Noah Wardrip-Fruin Lecture - April 8, 2010

 

“Process-Oriented Fictions: Narrative in the Age of Media Machines”

Noah Wardrip-Fruin

Thursday April 8, 2010

- 10AM -12PM Critique/Discussion, FAC302
- 5PM - 7PM "Playing What We Mean: Games, Fiction, and Expressive Processing" Reitz Union Room 282

 

View the lecture's poster

http://www.noahwf.com/

 

Sponsored by Digital Media Art and Digital Assembly

 

Noah Wardrip-Fruin is a creator of literary art in digital media whose work connects writing with the arts, humanities, and computer science - with a particular interest in fiction and playability. His projects of different sorts include The Impermanence Agent, Screen, The New Media Reader (co-edited with Nick Montfort), three edited collections with Pat Harrigan (First Person, Second Person, and Third Person), and the group blog Grand Text Auto. He is currently an Assistant Professor with the Expressive Intelligence Studio in the Department of Computer Science at the UC Santa Cruz.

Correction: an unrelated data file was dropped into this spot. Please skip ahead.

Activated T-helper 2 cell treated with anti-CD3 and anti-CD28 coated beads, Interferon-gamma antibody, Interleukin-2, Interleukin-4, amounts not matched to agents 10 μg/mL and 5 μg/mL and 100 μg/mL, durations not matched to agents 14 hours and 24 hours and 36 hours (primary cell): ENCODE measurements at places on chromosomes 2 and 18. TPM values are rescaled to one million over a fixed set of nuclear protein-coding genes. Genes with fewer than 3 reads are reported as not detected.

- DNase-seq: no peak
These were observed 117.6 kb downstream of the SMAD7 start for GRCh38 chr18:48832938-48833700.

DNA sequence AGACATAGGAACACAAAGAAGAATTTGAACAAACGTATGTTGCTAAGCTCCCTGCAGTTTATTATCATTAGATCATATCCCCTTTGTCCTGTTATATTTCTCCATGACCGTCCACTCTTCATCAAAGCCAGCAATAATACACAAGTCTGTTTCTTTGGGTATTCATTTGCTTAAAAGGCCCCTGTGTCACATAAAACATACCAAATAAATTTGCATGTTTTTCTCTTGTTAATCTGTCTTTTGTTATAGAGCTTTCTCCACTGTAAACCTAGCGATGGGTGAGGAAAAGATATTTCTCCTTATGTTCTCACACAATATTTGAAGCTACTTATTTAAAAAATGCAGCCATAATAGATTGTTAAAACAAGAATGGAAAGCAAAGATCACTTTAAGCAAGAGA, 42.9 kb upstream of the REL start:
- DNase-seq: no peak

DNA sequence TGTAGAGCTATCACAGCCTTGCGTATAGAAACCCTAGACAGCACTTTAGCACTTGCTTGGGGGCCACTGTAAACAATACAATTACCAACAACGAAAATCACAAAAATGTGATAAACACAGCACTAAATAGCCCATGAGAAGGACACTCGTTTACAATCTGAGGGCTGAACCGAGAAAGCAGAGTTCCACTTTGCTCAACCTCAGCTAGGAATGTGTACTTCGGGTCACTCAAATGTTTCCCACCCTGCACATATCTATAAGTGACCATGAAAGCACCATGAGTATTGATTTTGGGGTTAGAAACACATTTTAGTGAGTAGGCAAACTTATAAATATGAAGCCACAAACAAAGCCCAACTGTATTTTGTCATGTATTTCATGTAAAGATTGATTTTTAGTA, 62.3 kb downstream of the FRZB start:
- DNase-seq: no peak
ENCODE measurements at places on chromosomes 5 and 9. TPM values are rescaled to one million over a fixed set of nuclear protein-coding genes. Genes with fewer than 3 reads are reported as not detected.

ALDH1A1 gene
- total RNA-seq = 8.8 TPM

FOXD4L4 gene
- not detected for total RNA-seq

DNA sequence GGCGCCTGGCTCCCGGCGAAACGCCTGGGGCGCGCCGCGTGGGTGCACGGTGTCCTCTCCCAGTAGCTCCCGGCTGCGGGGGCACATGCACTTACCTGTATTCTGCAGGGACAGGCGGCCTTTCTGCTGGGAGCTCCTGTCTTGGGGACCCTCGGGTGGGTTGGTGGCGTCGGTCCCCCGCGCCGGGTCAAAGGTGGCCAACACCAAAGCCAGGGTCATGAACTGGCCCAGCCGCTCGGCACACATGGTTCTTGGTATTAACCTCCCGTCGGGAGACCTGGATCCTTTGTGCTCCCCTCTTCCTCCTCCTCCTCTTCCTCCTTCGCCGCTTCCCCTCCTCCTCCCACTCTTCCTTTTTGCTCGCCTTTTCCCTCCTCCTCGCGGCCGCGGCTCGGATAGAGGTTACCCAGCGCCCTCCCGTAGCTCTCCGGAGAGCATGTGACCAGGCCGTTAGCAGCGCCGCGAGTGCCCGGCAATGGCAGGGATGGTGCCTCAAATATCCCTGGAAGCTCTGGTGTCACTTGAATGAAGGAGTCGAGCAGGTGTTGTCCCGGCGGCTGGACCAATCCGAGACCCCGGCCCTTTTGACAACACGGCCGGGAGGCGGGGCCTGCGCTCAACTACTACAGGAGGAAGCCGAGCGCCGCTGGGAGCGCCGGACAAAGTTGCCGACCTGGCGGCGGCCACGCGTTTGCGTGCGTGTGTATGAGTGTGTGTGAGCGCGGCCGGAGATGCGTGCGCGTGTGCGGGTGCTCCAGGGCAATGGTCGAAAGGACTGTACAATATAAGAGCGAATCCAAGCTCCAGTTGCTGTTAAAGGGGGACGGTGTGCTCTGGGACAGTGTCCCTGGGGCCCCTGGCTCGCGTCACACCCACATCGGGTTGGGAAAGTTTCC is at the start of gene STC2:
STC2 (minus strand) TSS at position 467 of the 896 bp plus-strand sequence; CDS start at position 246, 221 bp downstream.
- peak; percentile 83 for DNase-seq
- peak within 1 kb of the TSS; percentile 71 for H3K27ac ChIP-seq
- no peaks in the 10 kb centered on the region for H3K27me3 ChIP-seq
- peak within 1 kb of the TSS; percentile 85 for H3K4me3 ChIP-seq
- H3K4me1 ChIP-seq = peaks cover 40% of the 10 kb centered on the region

His book Expressive Processing: Digital Fictions, Computer Games, and Software Studies is just out from MIT Press and is the first in the new Software Studies series.

You can download Expressive Processsing introduction at: http://mitpress.mit.edu/books/chapters/0262013436chap1.pdf

 
"Meaning What We Play: Games, Fiction, and Expressive Processing" (Reitz Room 282, 5pm)

"Today's games have well-developed models of spatial movement, combat, and economics. But their models of fiction barely deserve the name. Even those supporting the most ambitious games are burdensome and bug-prone for authors - while providing the player quite limited ranges of meaningful choice. This talk discusses examples of more dynamic approaches to fiction, considering lessons past work presents for authors wishing to craft models that express their visions for playable fiction. At the same time, the talk argues that critics need to begin to interpret the computational processes of computer games (and digital media generally) and connect them to an understanding of audience experience." (Noah Wardrip-Fruin)